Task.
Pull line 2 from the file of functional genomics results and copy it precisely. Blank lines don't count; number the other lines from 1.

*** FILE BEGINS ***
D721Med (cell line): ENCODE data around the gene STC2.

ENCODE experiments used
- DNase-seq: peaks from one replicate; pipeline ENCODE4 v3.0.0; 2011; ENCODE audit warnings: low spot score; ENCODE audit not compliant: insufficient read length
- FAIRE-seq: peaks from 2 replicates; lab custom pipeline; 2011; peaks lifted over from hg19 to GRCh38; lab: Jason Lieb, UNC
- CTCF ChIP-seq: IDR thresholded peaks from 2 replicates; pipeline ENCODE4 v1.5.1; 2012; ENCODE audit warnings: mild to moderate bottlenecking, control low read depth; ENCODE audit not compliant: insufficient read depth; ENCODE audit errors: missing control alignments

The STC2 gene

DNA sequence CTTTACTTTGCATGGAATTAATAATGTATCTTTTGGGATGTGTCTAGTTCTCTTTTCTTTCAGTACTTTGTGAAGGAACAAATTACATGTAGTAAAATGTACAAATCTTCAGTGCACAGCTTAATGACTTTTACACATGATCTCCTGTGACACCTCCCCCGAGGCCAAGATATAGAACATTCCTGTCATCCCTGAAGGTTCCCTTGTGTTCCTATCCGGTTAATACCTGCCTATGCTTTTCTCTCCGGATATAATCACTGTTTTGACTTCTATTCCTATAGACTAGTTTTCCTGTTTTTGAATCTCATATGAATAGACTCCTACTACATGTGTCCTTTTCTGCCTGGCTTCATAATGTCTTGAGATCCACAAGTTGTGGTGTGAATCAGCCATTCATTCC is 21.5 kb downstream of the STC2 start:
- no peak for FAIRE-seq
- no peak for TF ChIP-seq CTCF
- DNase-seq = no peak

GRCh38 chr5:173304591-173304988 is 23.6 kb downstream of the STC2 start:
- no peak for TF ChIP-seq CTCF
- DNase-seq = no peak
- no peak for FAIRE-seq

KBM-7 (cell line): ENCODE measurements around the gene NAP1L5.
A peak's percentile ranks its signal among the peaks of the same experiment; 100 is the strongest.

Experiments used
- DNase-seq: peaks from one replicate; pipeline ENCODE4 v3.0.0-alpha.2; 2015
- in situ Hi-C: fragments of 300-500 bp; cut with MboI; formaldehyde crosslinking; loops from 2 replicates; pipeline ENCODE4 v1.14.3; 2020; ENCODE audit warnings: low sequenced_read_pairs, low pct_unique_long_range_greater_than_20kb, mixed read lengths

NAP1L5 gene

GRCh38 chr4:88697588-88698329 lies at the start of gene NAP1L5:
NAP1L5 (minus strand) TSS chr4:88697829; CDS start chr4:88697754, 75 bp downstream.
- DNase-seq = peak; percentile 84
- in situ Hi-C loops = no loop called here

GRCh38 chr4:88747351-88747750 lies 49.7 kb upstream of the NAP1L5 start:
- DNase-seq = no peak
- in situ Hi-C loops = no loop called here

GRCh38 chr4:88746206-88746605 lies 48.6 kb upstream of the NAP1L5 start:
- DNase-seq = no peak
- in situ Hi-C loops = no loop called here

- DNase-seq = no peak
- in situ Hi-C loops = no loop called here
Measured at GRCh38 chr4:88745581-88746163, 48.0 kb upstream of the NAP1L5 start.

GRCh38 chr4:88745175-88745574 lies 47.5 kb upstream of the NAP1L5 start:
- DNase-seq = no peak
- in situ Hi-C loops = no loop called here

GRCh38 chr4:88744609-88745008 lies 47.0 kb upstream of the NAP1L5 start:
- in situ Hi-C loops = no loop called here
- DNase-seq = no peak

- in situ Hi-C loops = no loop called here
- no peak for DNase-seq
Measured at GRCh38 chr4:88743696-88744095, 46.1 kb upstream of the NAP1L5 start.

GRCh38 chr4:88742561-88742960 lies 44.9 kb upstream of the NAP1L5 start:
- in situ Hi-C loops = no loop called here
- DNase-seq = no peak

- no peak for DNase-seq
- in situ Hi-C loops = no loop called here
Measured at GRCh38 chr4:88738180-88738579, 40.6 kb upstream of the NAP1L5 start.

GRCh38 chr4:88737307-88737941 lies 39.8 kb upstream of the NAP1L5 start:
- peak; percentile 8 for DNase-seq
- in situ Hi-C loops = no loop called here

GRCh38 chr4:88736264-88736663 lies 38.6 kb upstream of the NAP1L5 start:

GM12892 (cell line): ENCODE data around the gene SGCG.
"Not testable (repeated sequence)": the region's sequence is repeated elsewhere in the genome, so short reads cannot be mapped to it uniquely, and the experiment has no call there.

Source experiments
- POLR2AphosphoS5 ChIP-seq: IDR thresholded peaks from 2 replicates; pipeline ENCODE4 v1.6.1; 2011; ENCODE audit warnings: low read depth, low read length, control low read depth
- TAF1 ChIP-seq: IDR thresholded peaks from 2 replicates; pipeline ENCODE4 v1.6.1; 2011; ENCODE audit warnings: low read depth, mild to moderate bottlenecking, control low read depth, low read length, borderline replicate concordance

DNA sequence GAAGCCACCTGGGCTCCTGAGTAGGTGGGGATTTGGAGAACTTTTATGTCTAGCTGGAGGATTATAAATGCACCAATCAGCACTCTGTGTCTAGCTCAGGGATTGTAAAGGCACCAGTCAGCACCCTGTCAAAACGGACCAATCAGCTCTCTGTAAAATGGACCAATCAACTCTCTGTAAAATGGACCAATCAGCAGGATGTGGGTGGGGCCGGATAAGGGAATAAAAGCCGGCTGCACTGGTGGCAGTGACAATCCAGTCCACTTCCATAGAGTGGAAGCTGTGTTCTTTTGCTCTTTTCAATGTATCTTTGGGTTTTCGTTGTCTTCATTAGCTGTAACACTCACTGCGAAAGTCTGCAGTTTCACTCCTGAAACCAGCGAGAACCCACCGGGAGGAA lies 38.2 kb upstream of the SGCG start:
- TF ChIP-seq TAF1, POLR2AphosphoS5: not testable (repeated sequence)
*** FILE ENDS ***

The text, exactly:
ENCODE experiments used